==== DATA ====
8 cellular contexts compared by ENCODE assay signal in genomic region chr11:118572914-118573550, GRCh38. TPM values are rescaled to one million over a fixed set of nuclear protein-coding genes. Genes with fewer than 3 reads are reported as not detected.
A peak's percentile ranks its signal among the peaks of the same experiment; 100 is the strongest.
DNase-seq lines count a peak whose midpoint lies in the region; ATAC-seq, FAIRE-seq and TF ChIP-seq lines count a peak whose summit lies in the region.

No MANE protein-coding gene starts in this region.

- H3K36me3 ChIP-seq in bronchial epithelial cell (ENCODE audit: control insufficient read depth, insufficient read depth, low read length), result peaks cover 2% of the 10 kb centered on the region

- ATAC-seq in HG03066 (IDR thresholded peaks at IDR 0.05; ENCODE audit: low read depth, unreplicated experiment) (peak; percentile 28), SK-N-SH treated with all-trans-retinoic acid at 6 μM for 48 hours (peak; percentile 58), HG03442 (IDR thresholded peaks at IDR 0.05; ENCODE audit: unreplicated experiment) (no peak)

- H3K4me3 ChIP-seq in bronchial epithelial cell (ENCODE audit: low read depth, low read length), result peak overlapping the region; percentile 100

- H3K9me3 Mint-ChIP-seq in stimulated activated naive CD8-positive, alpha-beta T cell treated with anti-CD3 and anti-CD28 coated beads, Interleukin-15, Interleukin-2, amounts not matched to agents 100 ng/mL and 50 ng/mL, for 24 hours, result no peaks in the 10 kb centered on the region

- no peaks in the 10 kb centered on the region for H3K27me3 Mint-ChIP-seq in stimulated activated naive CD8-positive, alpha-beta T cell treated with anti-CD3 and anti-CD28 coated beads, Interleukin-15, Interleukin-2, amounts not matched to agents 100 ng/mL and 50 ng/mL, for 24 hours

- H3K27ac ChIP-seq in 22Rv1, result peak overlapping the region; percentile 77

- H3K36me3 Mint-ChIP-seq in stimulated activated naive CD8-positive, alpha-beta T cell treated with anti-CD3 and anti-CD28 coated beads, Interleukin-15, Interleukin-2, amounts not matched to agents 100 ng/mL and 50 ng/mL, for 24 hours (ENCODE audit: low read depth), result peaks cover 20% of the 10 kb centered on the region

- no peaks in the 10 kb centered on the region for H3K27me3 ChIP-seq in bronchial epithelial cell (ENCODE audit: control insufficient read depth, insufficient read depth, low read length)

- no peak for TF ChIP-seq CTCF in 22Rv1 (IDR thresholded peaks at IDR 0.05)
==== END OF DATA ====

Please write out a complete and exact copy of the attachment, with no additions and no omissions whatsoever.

8 cellular contexts compared by ENCODE assay signal in genomic region chr11:118572914-118573550, GRCh38. TPM values are rescaled to one million over a fixed set of nuclear protein-coding genes. Genes with fewer than 3 reads are reported as not detected.
A peak's percentile ranks its signal among the peaks of the same experiment; 100 is the strongest.
DNase-seq lines count a peak whose midpoint lies in the region; ATAC-seq, FAIRE-seq and TF ChIP-seq lines count a peak whose summit lies in the region.

No MANE protein-coding gene starts in this region.

- H3K36me3 ChIP-seq in bronchial epithelial cell (ENCODE audit: control insufficient read depth, insufficient read depth, low read length), result peaks cover 2% of the 10 kb centered on the region

- ATAC-seq in HG03066 (IDR thresholded peaks at IDR 0.05; ENCODE audit: low read depth, unreplicated experiment) (peak; percentile 28), SK-N-SH treated with all-trans-retinoic acid at 6 μM for 48 hours (peak; percentile 58), HG03442 (IDR thresholded peaks at IDR 0.05; ENCODE audit: unreplicated experiment) (no peak)

- H3K4me3 ChIP-seq in bronchial epithelial cell (ENCODE audit: low read depth, low read length), result peak overlapping the region; percentile 100

- H3K9me3 Mint-ChIP-seq in stimulated activated naive CD8-positive, alpha-beta T cell treated with anti-CD3 and anti-CD28 coated beads, Interleukin-15, Interleukin-2, amounts not matched to agents 100 ng/mL and 50 ng/mL, for 24 hours, result no peaks in the 10 kb centered on the region

- no peaks in the 10 kb centered on the region for H3K27me3 Mint-ChIP-seq in stimulated activated naive CD8-positive, alpha-beta T cell treated with anti-CD3 and anti-CD28 coated beads, Interleukin-15, Interleukin-2, amounts not matched to agents 100 ng/mL and 50 ng/mL, for 24 hours

- H3K27ac ChIP-seq in 22Rv1, result peak overlapping the region; percentile 77

- H3K36me3 Mint-ChIP-seq in stimulated activated naive CD8-positive, alpha-beta T cell treated with anti-CD3 and anti-CD28 coated beads, Interleukin-15, Interleukin-2, amounts not matched to agents 100 ng/mL and 50 ng/mL, for 24 hours (ENCODE audit: low read depth), result peaks cover 20% of the 10 kb centered on the region

- no peaks in the 10 kb centered on the region for H3K27me3 ChIP-seq in bronchial epithelial cell (ENCODE audit: control insufficient read depth, insufficient read depth, low read length)

- no peak for TF ChIP-seq CTCF in 22Rv1 (IDR thresholded peaks at IDR 0.05)